How much more does it take for this government to realise that forcing people to believe what they do not believe does not constitute faith?

That is why every time a fatwa is issued that makes no sense to the public or the law is enforced that violates the fundamental liberties of citizens, there is a public outcry. And then those in religious authority get insulted and are befuddled as to why so many Malaysians, even Muslims they say, dare to challenge their views and contradict fellow Muslims.

Not a crime

My friends and scholars I know in the Arab world are stunned that a modern country like Malaysia could be so close minded when it comes to Islam.

Everyone, literally everyone I meet, knows that fatwa are only advisory opinions to guide a Muslim to lead a life according to Islam. They are theological and legal reasonings given in question and answer form. If at all it is binding, it is only to the questioner, certainly not binding on a whole population and certainly not a crime to disobey.

In fact, if you don’t like the fatwa given by your local mullah, you can go to another one to ask for another opinion and it is left to your conscience to decide which fatwa you want to follow. Everyone understands that in the end it is between you and God.

Truly, only God knows best. The state has no role to play to force you to believe or obey a fatwa and send you to prison or fine you for disobeying the opinion of someone in religious authority. And the media certainly does not sensationalise and incite hatred against anyone for not following a fatwa.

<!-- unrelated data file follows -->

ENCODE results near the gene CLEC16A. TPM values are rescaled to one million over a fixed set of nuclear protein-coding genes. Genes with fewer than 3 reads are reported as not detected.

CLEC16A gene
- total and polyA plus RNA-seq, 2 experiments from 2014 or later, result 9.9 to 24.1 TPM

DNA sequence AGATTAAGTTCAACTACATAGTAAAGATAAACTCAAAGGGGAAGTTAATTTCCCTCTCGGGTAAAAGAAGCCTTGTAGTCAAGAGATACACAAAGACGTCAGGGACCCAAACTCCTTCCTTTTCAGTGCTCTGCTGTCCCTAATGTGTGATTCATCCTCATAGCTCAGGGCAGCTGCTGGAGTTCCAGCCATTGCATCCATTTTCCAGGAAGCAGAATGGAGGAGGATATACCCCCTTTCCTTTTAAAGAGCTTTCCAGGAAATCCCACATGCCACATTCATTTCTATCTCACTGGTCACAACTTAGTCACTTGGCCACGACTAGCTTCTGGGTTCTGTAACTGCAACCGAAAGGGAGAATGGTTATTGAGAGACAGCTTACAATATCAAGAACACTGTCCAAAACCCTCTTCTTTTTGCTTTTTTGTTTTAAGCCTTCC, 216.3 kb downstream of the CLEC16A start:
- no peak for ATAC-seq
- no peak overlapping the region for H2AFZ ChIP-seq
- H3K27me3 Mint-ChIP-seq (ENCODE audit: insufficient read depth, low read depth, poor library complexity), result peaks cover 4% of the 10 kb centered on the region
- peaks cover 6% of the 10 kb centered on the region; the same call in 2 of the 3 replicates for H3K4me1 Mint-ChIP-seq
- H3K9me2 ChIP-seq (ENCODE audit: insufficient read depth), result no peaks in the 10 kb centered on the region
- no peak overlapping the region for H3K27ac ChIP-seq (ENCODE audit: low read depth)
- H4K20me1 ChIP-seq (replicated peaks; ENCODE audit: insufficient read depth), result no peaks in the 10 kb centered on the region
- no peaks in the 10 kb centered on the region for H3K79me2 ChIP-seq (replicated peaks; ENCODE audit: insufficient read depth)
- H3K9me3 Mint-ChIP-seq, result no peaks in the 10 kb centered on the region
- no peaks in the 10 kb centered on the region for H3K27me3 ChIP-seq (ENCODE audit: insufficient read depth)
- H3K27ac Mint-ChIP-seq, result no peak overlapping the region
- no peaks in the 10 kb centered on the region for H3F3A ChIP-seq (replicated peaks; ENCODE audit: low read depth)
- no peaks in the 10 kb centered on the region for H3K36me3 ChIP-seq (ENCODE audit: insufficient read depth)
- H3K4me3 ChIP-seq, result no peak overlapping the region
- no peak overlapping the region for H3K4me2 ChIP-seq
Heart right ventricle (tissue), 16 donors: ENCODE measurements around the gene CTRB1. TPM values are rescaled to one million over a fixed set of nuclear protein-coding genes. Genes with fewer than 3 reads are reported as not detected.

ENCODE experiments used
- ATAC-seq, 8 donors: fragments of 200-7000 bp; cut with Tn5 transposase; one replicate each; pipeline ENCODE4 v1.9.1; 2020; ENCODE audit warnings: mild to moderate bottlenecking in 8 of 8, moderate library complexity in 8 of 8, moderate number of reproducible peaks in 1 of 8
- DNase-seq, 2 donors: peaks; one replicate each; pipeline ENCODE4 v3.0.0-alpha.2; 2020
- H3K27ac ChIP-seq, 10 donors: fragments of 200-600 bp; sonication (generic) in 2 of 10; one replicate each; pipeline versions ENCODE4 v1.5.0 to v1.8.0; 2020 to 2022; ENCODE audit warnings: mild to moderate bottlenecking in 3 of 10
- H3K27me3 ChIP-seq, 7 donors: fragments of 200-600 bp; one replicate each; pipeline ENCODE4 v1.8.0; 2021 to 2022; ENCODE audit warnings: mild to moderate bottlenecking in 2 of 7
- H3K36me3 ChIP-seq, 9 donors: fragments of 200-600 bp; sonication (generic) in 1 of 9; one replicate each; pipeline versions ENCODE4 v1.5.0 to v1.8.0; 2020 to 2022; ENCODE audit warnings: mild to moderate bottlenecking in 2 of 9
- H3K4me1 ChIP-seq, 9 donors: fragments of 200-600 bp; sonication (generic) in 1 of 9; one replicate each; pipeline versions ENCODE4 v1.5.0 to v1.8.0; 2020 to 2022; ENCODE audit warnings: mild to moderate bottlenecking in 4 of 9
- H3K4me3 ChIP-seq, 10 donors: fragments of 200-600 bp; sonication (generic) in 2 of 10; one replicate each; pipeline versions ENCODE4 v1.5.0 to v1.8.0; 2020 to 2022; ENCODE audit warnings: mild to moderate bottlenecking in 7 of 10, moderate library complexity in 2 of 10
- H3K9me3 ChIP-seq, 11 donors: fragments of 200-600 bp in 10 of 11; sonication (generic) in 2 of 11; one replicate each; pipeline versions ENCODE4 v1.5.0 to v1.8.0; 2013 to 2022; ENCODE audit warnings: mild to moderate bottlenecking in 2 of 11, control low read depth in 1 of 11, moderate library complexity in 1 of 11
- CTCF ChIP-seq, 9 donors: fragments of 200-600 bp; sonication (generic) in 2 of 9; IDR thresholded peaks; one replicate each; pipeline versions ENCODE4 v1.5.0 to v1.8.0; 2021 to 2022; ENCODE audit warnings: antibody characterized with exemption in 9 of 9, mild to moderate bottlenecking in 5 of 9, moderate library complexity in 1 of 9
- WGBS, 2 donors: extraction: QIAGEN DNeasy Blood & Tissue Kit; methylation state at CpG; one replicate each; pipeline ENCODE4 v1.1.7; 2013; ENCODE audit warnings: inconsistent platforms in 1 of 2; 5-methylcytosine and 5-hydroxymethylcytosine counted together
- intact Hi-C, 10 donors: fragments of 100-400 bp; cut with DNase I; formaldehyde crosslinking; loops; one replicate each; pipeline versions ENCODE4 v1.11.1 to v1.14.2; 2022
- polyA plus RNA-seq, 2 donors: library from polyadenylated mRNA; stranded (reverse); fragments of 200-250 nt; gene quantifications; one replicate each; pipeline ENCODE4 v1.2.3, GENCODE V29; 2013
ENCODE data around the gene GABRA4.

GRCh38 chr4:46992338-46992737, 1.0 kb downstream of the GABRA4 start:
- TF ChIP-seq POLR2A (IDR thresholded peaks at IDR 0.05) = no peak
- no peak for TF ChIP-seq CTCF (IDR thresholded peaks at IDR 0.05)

But for some people in Malaysia, this Islamic tradition that has enabled Islam to thrive and grow for hundreds of years in all social and cultural contexts seems an alien tradition.

And yet there are hundreds of fatwa listed in the e-fatwa portal of Jakim and the state religious authorities on a whole range of issues, from whether it is harus (permissible) to dye one’s hair black (only for jihad purposes or for a woman to please her husband), to the use of indelible ink on voters’ fingers (permissible). Some are gazetted, most are not.

For example, many states have issued fatwa that say smoking is haram; Selangor and Penang gazetted, the others did not. Selangor, Pahang and Penang have issued fatwa that declare Amanah Saham Bumiputra (ASB) and Amanah Saham Nasional (ASN) as haram (forbidden), but the National Fatwa Council states it is harus. Some other states followed suit to state it is harus, but not those three states.

So who is right and who is wrong?

All fatwa are justified in the name of Islam. So when there are so many fatwa on the same issue, some making it haram, some harus, some gazetted, some not, some states have them, some don’t, what then is the “Islamic” position on any particular issue?

This would not pose a problem if, like other Muslim countries, the Malaysian authorities have the wisdom to leave it to the conscience of the individual to decide which opinion or which teaching he or she wants to follow and leave it to God to decide in the end whether that person has committed a sin by obeying or disobeying.

But when the state tries to play God, it leads us to the conundrums we are in today. For the public will question the basis upon which some states decide to gazette one fatwa but not another. On what basis is action taken against those who violate a fatwa?